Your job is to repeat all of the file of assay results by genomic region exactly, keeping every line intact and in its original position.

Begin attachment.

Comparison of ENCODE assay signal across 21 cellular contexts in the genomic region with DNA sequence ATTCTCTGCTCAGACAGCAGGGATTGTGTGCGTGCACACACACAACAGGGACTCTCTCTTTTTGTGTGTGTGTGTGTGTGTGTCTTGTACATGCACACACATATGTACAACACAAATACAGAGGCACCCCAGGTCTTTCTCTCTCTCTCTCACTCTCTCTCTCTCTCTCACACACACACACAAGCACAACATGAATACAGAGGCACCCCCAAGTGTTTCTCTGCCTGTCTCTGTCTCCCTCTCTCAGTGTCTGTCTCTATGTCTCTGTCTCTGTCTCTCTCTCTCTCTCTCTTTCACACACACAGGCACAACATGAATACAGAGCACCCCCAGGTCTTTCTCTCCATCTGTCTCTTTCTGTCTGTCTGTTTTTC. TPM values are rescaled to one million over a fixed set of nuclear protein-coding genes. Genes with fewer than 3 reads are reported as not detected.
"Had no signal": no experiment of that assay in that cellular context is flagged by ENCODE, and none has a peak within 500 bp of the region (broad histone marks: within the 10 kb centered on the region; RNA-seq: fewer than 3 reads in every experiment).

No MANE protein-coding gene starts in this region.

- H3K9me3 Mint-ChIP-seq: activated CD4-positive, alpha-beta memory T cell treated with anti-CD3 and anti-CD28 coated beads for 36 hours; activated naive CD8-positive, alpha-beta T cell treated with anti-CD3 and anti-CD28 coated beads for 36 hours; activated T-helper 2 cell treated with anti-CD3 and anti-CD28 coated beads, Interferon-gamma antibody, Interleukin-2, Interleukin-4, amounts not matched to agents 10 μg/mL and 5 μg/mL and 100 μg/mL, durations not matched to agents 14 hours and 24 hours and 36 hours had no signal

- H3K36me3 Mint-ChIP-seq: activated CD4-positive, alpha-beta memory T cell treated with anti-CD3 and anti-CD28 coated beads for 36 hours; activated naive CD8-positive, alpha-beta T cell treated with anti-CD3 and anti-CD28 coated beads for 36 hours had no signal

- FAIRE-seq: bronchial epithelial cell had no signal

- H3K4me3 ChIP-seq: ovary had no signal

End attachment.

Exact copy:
Comparison of ENCODE assay signal across 21 cellular contexts in the genomic region with DNA sequence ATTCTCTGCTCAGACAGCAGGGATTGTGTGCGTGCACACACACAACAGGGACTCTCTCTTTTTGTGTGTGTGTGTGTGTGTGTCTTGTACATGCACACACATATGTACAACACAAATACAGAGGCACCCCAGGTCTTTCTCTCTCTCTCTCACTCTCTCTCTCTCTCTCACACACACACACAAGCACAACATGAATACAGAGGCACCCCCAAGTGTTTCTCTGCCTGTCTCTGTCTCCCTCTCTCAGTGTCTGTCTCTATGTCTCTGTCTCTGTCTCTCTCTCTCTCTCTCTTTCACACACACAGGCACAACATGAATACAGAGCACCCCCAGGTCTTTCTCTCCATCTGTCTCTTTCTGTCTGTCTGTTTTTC. TPM values are rescaled to one million over a fixed set of nuclear protein-coding genes. Genes with fewer than 3 reads are reported as not detected.
"Had no signal": no experiment of that assay in that cellular context is flagged by ENCODE, and none has a peak within 500 bp of the region (broad histone marks: within the 10 kb centered on the region; RNA-seq: fewer than 3 reads in every experiment).

No MANE protein-coding gene starts in this region.

- H3K9me3 Mint-ChIP-seq: activated CD4-positive, alpha-beta memory T cell treated with anti-CD3 and anti-CD28 coated beads for 36 hours; activated naive CD8-positive, alpha-beta T cell treated with anti-CD3 and anti-CD28 coated beads for 36 hours; activated T-helper 2 cell treated with anti-CD3 and anti-CD28 coated beads, Interferon-gamma antibody, Interleukin-2, Interleukin-4, amounts not matched to agents 10 μg/mL and 5 μg/mL and 100 μg/mL, durations not matched to agents 14 hours and 24 hours and 36 hours had no signal

- H3K36me3 Mint-ChIP-seq: activated CD4-positive, alpha-beta memory T cell treated with anti-CD3 and anti-CD28 coated beads for 36 hours; activated naive CD8-positive, alpha-beta T cell treated with anti-CD3 and anti-CD28 coated beads for 36 hours had no signal

- FAIRE-seq: bronchial epithelial cell had no signal

- H3K4me3 ChIP-seq: ovary had no signal